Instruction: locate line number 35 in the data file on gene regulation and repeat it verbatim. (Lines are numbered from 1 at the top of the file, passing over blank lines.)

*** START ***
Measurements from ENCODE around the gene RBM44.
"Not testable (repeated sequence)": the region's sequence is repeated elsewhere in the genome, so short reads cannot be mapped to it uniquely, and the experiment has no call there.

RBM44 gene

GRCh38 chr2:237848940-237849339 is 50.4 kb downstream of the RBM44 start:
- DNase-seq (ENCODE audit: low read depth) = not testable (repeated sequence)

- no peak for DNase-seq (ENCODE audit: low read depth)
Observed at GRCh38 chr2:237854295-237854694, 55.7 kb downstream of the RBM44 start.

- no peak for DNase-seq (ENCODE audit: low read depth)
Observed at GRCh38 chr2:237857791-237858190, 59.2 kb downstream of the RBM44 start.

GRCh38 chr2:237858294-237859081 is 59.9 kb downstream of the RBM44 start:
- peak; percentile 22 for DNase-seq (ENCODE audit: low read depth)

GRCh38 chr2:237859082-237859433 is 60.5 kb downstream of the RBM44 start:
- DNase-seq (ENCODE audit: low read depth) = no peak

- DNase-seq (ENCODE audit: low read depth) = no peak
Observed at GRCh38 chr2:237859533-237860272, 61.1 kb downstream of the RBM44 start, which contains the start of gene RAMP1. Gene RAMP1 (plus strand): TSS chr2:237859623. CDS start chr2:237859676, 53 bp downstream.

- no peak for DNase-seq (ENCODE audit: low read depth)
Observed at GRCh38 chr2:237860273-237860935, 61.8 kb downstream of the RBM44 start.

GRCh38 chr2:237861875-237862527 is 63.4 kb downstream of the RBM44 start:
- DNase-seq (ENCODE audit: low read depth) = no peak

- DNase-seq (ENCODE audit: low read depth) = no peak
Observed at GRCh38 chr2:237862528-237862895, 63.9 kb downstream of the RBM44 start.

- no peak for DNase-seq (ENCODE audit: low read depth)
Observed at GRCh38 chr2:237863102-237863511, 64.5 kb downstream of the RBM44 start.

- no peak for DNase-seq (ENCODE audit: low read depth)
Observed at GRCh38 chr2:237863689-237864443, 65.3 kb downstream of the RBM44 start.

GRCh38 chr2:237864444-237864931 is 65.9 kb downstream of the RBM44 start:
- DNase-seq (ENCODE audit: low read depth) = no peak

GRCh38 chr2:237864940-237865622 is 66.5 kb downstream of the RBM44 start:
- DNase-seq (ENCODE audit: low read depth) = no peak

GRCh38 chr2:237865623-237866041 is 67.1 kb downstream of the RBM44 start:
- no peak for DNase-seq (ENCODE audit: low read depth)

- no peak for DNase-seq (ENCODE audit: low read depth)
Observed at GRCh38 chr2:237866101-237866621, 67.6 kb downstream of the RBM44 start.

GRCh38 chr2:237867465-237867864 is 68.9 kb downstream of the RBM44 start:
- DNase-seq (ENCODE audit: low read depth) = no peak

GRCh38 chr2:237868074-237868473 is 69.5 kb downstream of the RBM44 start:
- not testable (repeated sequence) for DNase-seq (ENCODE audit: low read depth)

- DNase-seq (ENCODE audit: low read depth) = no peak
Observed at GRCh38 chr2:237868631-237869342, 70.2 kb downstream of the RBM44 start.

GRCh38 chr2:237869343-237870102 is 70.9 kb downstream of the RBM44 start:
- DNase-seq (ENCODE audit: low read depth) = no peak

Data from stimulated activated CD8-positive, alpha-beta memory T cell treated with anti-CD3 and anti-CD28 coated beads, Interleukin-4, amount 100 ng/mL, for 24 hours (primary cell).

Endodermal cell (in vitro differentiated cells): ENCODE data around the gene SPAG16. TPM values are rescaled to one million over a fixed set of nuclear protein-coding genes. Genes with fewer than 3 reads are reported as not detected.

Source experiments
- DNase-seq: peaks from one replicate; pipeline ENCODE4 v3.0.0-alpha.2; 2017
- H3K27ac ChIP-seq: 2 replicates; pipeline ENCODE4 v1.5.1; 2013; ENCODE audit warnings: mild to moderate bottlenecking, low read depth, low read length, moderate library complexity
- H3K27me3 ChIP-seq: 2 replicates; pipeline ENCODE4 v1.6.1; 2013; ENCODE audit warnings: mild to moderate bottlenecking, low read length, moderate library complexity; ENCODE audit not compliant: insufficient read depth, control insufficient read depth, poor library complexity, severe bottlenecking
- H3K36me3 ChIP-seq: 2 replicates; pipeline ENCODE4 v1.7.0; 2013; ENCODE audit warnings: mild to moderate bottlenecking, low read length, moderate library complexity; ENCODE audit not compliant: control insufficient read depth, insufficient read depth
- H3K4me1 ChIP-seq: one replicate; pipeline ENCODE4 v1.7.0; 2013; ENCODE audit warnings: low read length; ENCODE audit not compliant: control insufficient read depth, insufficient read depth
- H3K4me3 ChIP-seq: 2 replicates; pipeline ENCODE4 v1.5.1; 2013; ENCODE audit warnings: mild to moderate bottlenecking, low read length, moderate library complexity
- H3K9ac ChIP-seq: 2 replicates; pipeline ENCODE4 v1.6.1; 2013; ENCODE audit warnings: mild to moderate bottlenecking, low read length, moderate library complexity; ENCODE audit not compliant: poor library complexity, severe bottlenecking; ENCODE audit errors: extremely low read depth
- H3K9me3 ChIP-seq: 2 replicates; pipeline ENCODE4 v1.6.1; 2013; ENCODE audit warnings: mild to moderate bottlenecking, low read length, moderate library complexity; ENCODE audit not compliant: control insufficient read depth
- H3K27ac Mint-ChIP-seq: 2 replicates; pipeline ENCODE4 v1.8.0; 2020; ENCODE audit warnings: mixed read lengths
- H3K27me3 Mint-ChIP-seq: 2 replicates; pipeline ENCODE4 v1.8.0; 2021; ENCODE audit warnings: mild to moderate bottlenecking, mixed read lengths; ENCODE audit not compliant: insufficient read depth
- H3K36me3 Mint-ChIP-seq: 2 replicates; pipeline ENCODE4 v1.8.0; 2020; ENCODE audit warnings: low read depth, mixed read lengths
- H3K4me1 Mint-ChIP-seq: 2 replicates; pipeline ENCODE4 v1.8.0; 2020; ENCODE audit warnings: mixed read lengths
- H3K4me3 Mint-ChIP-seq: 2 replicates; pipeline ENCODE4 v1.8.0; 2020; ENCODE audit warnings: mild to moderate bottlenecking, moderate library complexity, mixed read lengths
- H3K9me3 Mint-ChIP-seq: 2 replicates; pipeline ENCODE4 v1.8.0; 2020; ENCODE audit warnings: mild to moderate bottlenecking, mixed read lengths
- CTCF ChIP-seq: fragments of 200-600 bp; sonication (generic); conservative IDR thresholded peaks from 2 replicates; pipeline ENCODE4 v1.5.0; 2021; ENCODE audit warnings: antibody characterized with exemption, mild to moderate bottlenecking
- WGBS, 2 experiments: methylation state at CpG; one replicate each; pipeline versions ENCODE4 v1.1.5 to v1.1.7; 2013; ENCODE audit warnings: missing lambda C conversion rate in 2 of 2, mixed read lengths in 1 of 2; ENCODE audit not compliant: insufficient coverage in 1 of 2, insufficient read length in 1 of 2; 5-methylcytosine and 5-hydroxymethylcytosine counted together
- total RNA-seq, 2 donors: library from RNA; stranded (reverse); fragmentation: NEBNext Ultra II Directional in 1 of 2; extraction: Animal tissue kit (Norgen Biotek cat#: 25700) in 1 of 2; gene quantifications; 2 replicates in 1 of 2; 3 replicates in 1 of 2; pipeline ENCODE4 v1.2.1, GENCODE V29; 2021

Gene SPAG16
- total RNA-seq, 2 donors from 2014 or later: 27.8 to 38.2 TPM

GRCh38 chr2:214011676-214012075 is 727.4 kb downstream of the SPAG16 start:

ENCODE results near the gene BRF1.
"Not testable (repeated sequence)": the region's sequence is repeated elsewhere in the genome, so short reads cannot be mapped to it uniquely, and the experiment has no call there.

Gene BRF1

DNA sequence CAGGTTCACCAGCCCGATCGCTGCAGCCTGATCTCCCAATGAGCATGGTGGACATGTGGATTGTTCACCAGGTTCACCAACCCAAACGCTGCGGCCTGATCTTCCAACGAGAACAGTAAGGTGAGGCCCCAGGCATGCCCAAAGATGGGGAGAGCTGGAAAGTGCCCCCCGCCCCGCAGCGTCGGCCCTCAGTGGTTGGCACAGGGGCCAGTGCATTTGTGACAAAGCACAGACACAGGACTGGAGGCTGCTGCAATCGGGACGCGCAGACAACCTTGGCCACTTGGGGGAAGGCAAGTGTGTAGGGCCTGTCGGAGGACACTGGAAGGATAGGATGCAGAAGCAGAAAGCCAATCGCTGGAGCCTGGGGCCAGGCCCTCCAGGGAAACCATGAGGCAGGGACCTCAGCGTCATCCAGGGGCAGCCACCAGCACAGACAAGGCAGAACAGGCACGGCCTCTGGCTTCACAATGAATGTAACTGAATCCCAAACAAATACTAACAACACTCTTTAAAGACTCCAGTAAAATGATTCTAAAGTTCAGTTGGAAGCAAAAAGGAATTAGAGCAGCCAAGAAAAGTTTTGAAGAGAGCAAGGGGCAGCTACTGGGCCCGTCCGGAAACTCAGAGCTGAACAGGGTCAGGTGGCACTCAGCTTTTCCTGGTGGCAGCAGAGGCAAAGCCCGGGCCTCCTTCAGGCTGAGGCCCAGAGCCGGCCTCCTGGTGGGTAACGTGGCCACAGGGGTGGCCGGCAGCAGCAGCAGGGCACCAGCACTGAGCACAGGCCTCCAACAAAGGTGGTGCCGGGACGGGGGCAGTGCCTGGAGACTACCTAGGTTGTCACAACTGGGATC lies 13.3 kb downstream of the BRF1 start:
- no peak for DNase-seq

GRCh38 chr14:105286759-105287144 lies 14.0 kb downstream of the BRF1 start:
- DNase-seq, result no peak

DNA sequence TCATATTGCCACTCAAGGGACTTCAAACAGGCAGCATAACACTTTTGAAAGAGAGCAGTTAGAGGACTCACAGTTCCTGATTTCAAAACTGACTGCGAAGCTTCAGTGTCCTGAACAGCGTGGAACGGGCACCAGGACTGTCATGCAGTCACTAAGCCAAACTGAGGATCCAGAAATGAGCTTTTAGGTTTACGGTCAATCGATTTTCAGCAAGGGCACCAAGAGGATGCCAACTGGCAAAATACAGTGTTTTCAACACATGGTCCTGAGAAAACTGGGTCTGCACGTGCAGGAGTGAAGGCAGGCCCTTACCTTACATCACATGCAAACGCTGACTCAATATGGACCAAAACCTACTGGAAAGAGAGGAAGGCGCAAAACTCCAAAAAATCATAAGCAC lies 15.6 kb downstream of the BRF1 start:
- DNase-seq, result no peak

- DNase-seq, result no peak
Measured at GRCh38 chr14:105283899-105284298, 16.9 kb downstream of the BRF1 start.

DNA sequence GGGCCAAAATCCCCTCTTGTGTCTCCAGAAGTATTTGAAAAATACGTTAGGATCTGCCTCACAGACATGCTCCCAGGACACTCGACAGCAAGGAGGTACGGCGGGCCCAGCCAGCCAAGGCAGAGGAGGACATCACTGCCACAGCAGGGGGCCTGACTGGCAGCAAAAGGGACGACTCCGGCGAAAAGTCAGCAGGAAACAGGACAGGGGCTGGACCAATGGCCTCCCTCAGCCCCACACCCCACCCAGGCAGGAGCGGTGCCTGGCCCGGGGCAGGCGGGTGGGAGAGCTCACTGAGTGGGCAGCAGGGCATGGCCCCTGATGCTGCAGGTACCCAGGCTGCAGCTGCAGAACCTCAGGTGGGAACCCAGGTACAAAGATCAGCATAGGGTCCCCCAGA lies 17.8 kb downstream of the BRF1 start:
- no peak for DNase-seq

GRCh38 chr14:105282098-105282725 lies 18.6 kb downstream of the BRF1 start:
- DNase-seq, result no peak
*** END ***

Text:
- DNase-seq (ENCODE audit: low read depth) = no peak